Fig. 1.12 Irreversible, isothermal compression of an ideal gas

1.8 The First Law of Thermodynamics

One of the most amusing and astute explanations of the First law was given by the physicist Richard Feynman in his lectures to physics students at Cal Tech. Feynman's story is too long to be repeated here, but Van Ness (Ref. 2, pp. 2 - 8) recounts it in full, and is well worth reading.

It is an empirical observation, never refuted, that the change in a property labeled the internal energy of a closed system resulting from addition of heat and performance of work is given by:


AU = U(final) - U(initial) = change in system internal energy

Q = heat added to the system

W = work done by the system

Equation (1.4) is the most common form of the First Law of Thermodynamics. It applies to a process that takes a system from an initial to a final state. It neglects changes in the system's potential energy and kinetic energy. The signs of the terms on the right side are important. Q represents heat added to the system, so that if the process results in removal of heat, Q is negative. Similarly, work done by the system is considered to be positive, which accounts for the negative sign in Eq (1.4).

Actually, the left side of Eq (1.4) should be the change in total energy of the system, which includes kinetic and potential energies as well as internal energy. However, for commonly encountered closed systems, kinetic and potential energy changes are usually absent, so Eq (1.4) suffices. For open systems, where fluid flows across system boundaries, however, inclusion of these two terms is often necessary (see Chap. 3).

The First Law can also be written for a differential slice of the process:

The manner of expressing the differentials in Eq (1.5) rises from the fundamentally different natures of internal energy and heat or work. The differential dU represents an infinitesimal change in the property U. The differentials SQ and SW, on the other hand, denote infinitesimal quantities of heat and work exchanged between system and surroundings. Q and W are not thermodynamic properties, and so cannot "change" the way that U can.

The differential and integral forms of the First Law are directly related because: AU = f dU = U(final) - U(initial)

Jsq w=is and

Itegration proceeds from the initial state to the final state. The integral of dU is the difference between the values of U in these two states, but the integrals of Q and W cannot be similarly written because these quantities do not have "values" associated with the state of the system; they depend on the path taken in the process. By "path" is meant the variation of the system's state (e. g., p and V) as it moves from the initial to the final state.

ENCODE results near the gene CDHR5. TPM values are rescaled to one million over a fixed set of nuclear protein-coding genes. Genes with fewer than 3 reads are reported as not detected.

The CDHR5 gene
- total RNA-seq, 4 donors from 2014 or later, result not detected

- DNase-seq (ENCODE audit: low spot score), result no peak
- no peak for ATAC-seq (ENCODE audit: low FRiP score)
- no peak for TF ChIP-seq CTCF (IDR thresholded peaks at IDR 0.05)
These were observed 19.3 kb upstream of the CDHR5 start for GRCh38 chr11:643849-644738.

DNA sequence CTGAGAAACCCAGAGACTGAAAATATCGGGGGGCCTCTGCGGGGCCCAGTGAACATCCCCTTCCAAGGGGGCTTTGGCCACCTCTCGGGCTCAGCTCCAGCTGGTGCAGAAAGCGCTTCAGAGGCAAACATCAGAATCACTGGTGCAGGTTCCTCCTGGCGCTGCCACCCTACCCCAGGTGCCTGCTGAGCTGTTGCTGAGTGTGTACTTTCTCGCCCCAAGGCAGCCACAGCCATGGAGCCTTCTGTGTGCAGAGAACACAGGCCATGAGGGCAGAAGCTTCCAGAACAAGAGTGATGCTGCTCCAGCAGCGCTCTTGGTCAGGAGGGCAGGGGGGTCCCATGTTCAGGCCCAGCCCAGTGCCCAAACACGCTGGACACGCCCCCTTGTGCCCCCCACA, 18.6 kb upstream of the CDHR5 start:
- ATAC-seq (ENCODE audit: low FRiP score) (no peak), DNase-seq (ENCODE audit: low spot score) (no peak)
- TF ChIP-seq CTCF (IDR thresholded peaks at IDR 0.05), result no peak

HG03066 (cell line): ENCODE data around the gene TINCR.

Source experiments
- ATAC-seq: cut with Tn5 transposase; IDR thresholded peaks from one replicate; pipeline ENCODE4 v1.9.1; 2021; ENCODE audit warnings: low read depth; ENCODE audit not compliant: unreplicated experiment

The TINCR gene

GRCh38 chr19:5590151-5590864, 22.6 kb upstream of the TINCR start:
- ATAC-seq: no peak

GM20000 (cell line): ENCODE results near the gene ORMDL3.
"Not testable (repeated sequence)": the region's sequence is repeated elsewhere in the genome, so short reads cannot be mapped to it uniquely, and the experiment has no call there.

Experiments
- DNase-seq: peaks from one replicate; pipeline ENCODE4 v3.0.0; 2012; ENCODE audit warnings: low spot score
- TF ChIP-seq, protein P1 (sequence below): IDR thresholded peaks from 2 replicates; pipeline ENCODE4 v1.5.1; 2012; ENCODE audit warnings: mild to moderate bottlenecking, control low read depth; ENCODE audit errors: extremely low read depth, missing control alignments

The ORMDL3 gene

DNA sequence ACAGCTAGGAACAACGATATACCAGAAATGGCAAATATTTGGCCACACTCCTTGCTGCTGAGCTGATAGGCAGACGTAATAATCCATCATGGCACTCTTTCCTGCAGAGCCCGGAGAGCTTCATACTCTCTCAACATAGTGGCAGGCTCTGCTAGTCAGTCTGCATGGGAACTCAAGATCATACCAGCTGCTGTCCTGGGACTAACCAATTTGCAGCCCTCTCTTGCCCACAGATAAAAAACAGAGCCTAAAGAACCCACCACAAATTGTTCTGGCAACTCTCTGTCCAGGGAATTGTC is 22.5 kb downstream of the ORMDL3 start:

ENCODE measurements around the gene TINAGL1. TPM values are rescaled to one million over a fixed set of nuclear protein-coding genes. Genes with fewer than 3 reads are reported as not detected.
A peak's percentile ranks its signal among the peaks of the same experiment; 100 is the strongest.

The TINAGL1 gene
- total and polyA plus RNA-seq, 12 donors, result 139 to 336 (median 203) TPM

Although Q and W individually depend on the path, the difference Q -W is independent of the path because it represents AU, a property change. For instance, in the examples in the preceding section of compressing an ideal gas reversibly (Fig. 1.12) and irreversibly (Fig. 1.13), AU = 0 because the initial and final temperatures are the same and the gas is ideal. However, the example at the end of the preceding section shows that the work done by the surroundings on the system in the irreversible process is approximately twice that of the reversible process. Consequently, Eq (1.4) requires that the heat released to the environment in the irreversible process must also be about twice that released in the reversible process.

Figure 1.14 shows the paths followed by the gas inside the cylinder in Figs. 1.12 and 1.13) in the two compression processes on a p - V coordinate diagram. According to Eq (1.3), the area under reversible curve is Wrev . The path of the irreversible compression process is shown schematically as a dashed curve; the p - V trajectory cannot be deduced from thermodynamics because the system is not in equilibrium except in the initial and final states.

Fig. 1.14 Reversible and irreversible compression paths

An important consequence of the First Law expressed by Eq (1.4) is that increasing AU can be achieved either by adding heat to the system (Q > 0) with W = 0 or by performing work on the system (i.e., W< 0) in an adiabatic process (Q = 0). Work addition can be accomplished in a number of ways, including compression (i.e., pV work), or in the form of shaft work, typically represented by a paddle rotating in a fluid contained in a sealed insulated vessel. Friction of the moving paddle in the fluid degrades the work to heat, which causes the increase in internal energy. Irrespective of the form of work done on the system, as far as the First Law is concerned, heat and work produce identical effects, and are said to be equivalent. One of the early triumphs of thermodynamics was the quantitative measurement of the "mechanical equivalent of heat" as 4.184 J/calorie by the Scottish scientist Joule in the 19th century.

The above discussions of the First law dealt with one-way processes, which began with an initial state and ended in a final state. A second representation of the First Law (and historically the first) applies to a cyclical process, such as the one shown in Fig. 1.15.

state 2

state 1

Fig. 1.15 A two-step cyclical process between states 1 and 2

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